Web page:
Mr. Hankel is very fond of hunting and fishing, which are to be had in this vicinity.  He is an art connoisseur and the reception hall and the office of the hotel, as well as many guest rooms, are adorned with beautiful paintings and pictures, while the hotel lobby is adorned with the heads of deer and other game, which is found in abundance in the vicinity of Quincy.  The hotel is surrounded by beautiful lawns and gardens.  Two tame, pet fawns romp in the hotel yard, while a young buck and a young doe, of the spotted deer variety, tame and pretty as a picture, are playful and great favorites of the children who come to the hotel as guests.  Mr. Hankel is the owner of one hundred and ten acres of mountainous timber land lying immediately west of the hotel and here skiing and tobogganing are enjoyed in the wintertime.  He has still further plans for a swimming pool and other recreational facilities.  The prices of meals and luncheons in the dining room of the hotel are very reasonable—in fact, no higher than any other good eating house.  The Quincy Hotel caters to the tourist and commercial trade and is meeting with large patronage from all parts of the country.  Motion picture stars from Hollywood come here to enjoy the cool, salubrious mountain air, for it is comfortable here in midsummer, when it is uncomfortably hot in the cities of the interior.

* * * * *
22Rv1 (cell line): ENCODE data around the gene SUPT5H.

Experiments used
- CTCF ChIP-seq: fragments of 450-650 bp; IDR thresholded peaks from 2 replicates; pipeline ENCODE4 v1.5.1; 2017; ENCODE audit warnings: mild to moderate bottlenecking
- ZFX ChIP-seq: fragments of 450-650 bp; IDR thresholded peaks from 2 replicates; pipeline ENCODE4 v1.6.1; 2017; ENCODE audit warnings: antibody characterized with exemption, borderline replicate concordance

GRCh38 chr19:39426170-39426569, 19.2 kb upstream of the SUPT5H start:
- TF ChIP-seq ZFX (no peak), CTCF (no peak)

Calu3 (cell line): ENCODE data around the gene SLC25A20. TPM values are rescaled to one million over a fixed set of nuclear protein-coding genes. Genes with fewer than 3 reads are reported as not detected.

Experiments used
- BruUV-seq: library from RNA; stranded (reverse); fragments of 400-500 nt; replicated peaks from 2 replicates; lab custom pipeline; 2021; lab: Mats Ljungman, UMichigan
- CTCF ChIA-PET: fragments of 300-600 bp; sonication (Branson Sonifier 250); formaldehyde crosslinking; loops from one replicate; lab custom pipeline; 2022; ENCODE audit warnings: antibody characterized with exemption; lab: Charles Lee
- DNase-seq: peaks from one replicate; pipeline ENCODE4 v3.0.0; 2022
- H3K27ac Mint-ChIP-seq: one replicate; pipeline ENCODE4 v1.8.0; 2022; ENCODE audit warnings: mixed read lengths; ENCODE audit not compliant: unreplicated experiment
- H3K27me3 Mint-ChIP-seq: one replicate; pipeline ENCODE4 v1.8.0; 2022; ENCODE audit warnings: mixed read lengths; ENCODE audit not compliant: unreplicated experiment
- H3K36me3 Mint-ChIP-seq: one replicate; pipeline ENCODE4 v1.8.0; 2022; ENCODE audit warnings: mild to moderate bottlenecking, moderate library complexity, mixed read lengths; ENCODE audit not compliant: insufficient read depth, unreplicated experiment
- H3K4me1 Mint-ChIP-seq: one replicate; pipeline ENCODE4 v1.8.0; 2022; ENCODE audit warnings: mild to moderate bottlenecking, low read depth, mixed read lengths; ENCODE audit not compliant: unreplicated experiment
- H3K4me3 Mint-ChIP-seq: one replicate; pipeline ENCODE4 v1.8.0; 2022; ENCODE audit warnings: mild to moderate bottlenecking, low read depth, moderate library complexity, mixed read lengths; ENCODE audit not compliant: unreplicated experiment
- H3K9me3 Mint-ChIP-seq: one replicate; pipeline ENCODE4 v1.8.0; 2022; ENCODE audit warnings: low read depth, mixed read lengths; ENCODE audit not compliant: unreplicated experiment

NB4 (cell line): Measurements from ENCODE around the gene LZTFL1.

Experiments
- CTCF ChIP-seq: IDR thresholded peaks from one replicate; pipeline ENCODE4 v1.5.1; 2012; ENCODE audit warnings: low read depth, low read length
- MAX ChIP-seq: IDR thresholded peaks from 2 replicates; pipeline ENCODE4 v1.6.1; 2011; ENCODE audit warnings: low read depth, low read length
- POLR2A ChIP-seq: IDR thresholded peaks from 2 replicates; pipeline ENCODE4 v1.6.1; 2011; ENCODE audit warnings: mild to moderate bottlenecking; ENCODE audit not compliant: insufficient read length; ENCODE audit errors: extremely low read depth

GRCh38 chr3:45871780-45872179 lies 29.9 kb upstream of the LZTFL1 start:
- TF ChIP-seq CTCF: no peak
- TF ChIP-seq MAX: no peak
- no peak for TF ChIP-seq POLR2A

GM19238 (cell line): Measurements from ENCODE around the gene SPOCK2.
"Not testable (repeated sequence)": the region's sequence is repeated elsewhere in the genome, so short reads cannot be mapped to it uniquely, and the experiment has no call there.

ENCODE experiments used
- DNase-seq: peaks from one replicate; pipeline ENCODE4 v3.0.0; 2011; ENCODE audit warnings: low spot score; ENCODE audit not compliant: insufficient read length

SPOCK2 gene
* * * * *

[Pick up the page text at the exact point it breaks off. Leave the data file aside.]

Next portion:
Mr. Hankel is a Republican in his political views and, though a very busy man, takes a commendable interest in public affairs.  He is a member of the Benevolent Protective Order of Elks at Bisbee, Arizona, with which he has been identified in good standing for twenty-six years.  He also belongs to the Woodmen of the World.  Mrs. Hankel attends the Community Church and is very popular throughout the range of her acquaintance.  Mr. Hankel has shown himself a man of clearheaded judgment and in the management of the Quincy Hotel has exercised business qualities of the highest order.  He is cordial and friendly in manner and his efforts to make the hotel a real home for its guests have been greatly appreciated by those who have patronized it.



Transcribed by Gerald Iaquinta.

Source: Wooldridge, J.W.Major History of Sacramento Valley California, Vol. 3 Pages 338 - 344. Pioneer Historical Publishing Co. Chicago 1931.

© 2010  Gerald Iaquinta.